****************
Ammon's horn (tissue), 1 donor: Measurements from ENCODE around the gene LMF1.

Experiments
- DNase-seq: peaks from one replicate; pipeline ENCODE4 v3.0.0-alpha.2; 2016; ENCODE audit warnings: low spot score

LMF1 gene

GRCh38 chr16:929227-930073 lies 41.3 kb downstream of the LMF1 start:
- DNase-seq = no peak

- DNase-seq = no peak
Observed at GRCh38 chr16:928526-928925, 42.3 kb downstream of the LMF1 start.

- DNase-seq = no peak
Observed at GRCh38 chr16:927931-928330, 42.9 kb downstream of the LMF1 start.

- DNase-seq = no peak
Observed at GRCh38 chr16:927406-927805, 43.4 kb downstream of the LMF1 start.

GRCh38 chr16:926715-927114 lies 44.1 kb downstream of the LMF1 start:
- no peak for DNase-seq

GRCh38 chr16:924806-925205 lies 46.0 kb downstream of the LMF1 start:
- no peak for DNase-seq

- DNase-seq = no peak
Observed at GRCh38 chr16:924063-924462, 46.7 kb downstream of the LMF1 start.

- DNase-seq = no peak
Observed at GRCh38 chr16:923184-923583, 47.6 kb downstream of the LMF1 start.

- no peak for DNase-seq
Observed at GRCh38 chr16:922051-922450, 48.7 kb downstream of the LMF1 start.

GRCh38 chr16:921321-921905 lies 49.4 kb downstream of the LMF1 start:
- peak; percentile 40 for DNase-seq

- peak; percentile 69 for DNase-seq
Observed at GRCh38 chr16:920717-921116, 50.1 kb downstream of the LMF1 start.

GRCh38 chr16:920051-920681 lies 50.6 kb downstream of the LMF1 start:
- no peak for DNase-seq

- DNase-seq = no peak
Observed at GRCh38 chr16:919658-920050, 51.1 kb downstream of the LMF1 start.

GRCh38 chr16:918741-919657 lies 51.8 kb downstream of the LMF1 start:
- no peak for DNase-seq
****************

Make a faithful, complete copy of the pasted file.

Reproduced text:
Ammon's horn (tissue), 1 donor: Measurements from ENCODE around the gene LMF1.

Experiments
- DNase-seq: peaks from one replicate; pipeline ENCODE4 v3.0.0-alpha.2; 2016; ENCODE audit warnings: low spot score

LMF1 gene

GRCh38 chr16:929227-930073 lies 41.3 kb downstream of the LMF1 start:
- DNase-seq = no peak

- DNase-seq = no peak
Observed at GRCh38 chr16:928526-928925, 42.3 kb downstream of the LMF1 start.

- DNase-seq = no peak
Observed at GRCh38 chr16:927931-928330, 42.9 kb downstream of the LMF1 start.

- DNase-seq = no peak
Observed at GRCh38 chr16:927406-927805, 43.4 kb downstream of the LMF1 start.

GRCh38 chr16:926715-927114 lies 44.1 kb downstream of the LMF1 start:
- no peak for DNase-seq

GRCh38 chr16:924806-925205 lies 46.0 kb downstream of the LMF1 start:
- no peak for DNase-seq

- DNase-seq = no peak
Observed at GRCh38 chr16:924063-924462, 46.7 kb downstream of the LMF1 start.

- DNase-seq = no peak
Observed at GRCh38 chr16:923184-923583, 47.6 kb downstream of the LMF1 start.

- no peak for DNase-seq
Observed at GRCh38 chr16:922051-922450, 48.7 kb downstream of the LMF1 start.

GRCh38 chr16:921321-921905 lies 49.4 kb downstream of the LMF1 start:
- peak; percentile 40 for DNase-seq

- peak; percentile 69 for DNase-seq
Observed at GRCh38 chr16:920717-921116, 50.1 kb downstream of the LMF1 start.

GRCh38 chr16:920051-920681 lies 50.6 kb downstream of the LMF1 start:
- no peak for DNase-seq

- DNase-seq = no peak
Observed at GRCh38 chr16:919658-920050, 51.1 kb downstream of the LMF1 start.

GRCh38 chr16:918741-919657 lies 51.8 kb downstream of the LMF1 start:
- no peak for DNase-seq